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  • Author or Editor: F. O. Guiraud x
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D. C. Hogg, F. O. Guiraud, and E. B. Burton

Abstract

An example of measurement of liquid water in a cool cloud deck by microwave radiometry and simultaneous observation of icing of aircraft is given. Implications in use of microwave radiometers for warning of icing conditions, and in weather-modification application, are discussed. The liquid in the cloud is shown to be supercooled by supporting evidence from the National Weather Service radiosondes at Denver, Colorado.

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J. B. Snider, F. O. Guiraud, and D. C. Hogg

Abstract

We report on observations of liquid water in clouds made by two independent ground-based microwave instruments. One system is a dual-frequency (20.6, 31.65 GHz) microwave radiometer designed to measure emission from the precipitable water vapor and from liquid in the zenith direction; we refer to this as System 1. The other system is a combination receiver-radiometer that utilizes absorption of a 28 GHz signal from the COMSTAR satellite to measure the liquid content of clouds; we refer to this as System 2. Comparative measurements on liquid-bearing clouds in Colorado are given.

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M. T. Decker, E. R. Westwater, and F. O. Guiraud

Abstract

Profiles of atmospheric temperature and water vapor derived from ground-based microwave radiometric measurements are compared with concurrent rawinsonde profiles including both clear and cloudy cases. Accuracies of the temperature profiles including the cloudy cases are quite close to predicted accuracies. Mean virtual temperatures between commonly used pressure levels are also compared and resulting rms accuracies are 1.1, 1.6, 2.0 and 2.8°C for the 1000–850, 850–700, 700–500 and 500–300 mb layers, respectively. The microwave technique is potentially useful in applications requiring high time resolution or in data-sparse regions of the oceans that might be covered by an ocean data buoy system.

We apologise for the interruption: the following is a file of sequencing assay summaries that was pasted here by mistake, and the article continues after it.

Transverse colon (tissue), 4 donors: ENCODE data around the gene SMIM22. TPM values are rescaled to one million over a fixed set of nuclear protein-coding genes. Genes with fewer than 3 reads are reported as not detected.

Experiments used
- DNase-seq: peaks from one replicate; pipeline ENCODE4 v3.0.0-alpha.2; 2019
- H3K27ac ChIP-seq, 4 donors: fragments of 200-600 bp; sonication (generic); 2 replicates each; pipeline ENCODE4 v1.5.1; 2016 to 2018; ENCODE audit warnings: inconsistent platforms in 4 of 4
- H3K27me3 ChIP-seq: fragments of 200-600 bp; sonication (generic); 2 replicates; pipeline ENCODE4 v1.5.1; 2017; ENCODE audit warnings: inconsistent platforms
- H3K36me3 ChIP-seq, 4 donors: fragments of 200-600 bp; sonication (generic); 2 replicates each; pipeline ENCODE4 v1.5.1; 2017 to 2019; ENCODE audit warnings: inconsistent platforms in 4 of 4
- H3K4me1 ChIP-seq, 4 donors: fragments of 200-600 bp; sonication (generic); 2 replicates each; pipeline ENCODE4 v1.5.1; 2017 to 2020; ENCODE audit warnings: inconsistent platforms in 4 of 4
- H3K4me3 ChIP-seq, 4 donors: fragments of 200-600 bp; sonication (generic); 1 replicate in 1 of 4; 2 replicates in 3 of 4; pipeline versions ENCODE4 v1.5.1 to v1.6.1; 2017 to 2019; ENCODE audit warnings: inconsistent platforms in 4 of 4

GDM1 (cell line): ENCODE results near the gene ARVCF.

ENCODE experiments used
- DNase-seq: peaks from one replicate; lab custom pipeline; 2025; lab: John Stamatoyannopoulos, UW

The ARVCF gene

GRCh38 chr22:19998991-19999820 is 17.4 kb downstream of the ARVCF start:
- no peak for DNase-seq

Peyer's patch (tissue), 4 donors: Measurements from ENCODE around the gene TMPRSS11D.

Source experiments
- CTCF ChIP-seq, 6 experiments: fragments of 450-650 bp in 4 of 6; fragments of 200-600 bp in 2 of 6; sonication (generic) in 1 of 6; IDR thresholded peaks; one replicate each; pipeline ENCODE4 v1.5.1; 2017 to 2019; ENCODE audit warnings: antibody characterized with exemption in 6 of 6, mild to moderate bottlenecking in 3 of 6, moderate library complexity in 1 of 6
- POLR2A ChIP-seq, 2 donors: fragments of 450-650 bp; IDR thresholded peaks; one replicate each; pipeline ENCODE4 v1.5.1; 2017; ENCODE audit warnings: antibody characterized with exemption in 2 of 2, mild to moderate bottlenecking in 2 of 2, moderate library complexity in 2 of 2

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D. C. Hogg, F. O. Guiraud, J. B. Snider, M. T. Decker, and E. R. Westwater

Abstract

An instrument that remotely senses the integrated amounts of water vapor and liquid on a path through the atmosphere is discussed. The vapor and liquid are measured simultaneously but independently by microwave radiometers. Comparison of the accuracy in measurement of vapor is made with radiosondes, and of liquid with an independent method employing transmission from a geosynchronous satellite. The instrument is designed for unattended operation; examples of measured data are given. Applications including observations for weather forecasting, weather modification, solar-radiation studies, and instrumentation for geodetic metrology are also discussed.

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D. C. Hogg, M. T. Decker, F. O. Guiraud, K. B. Earnshaw, D. A. Merritt, K. P. Moran, W. B. Sweezy, R. G. Strauch, E. R. Westwater, and C. G. Little

Abstract

A remote-sensing system for continuously profiling the troposphere is discussed; the prototype Profiler utilizes radio wavelengths, thereby achieving essentially all-weather operation. Designed for unattended operation, the Profiler employs radiometric and Doppler radar technology. Design, construction and calibration of the instruments composing the Profiler system are described along with some of the physics and mathematics upon which their operation is based. Examples of profiles and other variables of meteorological interest are given, and comparisons are made with simultaneous data from colocated operational (NWS) sondes. An algorithm based on climatological statistics of measurements by radiosonde is used in the radiometric retrieval process, but there is no reliance of the products of the Profiler upon any current radiosonde data. The role of the Profiler in mesoscale and synoptic weather forecasting and its relationship to systems employing sounders on satellite platforms are also discussed.

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